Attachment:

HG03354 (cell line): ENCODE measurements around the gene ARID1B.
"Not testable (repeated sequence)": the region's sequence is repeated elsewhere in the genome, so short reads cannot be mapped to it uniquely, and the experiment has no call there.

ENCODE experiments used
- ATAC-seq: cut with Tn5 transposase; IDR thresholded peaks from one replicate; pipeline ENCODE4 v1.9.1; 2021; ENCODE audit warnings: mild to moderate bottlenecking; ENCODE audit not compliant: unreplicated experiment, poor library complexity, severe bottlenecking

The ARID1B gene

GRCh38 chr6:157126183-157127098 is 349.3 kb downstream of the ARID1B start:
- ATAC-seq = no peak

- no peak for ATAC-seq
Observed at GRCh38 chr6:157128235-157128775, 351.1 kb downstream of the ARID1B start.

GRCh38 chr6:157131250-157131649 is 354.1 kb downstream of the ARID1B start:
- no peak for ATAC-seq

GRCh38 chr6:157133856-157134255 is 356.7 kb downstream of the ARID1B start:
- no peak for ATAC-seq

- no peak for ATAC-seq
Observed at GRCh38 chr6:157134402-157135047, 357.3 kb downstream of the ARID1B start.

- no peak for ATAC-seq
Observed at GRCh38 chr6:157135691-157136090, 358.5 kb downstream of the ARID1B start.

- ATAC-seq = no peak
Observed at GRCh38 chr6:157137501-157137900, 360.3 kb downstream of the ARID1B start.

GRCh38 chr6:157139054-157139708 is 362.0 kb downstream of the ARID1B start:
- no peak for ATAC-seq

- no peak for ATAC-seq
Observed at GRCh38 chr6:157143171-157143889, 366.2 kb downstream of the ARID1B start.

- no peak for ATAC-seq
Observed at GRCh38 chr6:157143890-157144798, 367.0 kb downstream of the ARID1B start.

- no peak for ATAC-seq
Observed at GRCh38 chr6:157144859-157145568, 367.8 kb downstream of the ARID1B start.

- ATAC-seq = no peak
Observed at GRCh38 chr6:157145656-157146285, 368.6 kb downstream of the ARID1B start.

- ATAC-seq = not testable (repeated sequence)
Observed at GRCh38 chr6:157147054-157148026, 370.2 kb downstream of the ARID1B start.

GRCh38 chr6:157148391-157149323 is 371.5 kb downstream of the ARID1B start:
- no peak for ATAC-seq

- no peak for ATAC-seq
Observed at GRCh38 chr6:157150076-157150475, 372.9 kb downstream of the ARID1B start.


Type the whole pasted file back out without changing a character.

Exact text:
HG03354 (cell line): ENCODE measurements around the gene ARID1B.
"Not testable (repeated sequence)": the region's sequence is repeated elsewhere in the genome, so short reads cannot be mapped to it uniquely, and the experiment has no call there.

ENCODE experiments used
- ATAC-seq: cut with Tn5 transposase; IDR thresholded peaks from one replicate; pipeline ENCODE4 v1.9.1; 2021; ENCODE audit warnings: mild to moderate bottlenecking; ENCODE audit not compliant: unreplicated experiment, poor library complexity, severe bottlenecking

The ARID1B gene

GRCh38 chr6:157126183-157127098 is 349.3 kb downstream of the ARID1B start:
- ATAC-seq = no peak

- no peak for ATAC-seq
Observed at GRCh38 chr6:157128235-157128775, 351.1 kb downstream of the ARID1B start.

GRCh38 chr6:157131250-157131649 is 354.1 kb downstream of the ARID1B start:
- no peak for ATAC-seq

GRCh38 chr6:157133856-157134255 is 356.7 kb downstream of the ARID1B start:
- no peak for ATAC-seq

- no peak for ATAC-seq
Observed at GRCh38 chr6:157134402-157135047, 357.3 kb downstream of the ARID1B start.

- no peak for ATAC-seq
Observed at GRCh38 chr6:157135691-157136090, 358.5 kb downstream of the ARID1B start.

- ATAC-seq = no peak
Observed at GRCh38 chr6:157137501-157137900, 360.3 kb downstream of the ARID1B start.

GRCh38 chr6:157139054-157139708 is 362.0 kb downstream of the ARID1B start:
- no peak for ATAC-seq

- no peak for ATAC-seq
Observed at GRCh38 chr6:157143171-157143889, 366.2 kb downstream of the ARID1B start.

- no peak for ATAC-seq
Observed at GRCh38 chr6:157143890-157144798, 367.0 kb downstream of the ARID1B start.

- no peak for ATAC-seq
Observed at GRCh38 chr6:157144859-157145568, 367.8 kb downstream of the ARID1B start.

- ATAC-seq = no peak
Observed at GRCh38 chr6:157145656-157146285, 368.6 kb downstream of the ARID1B start.

- ATAC-seq = not testable (repeated sequence)
Observed at GRCh38 chr6:157147054-157148026, 370.2 kb downstream of the ARID1B start.

GRCh38 chr6:157148391-157149323 is 371.5 kb downstream of the ARID1B start:
- no peak for ATAC-seq

- no peak for ATAC-seq
Observed at GRCh38 chr6:157150076-157150475, 372.9 kb downstream of the ARID1B start.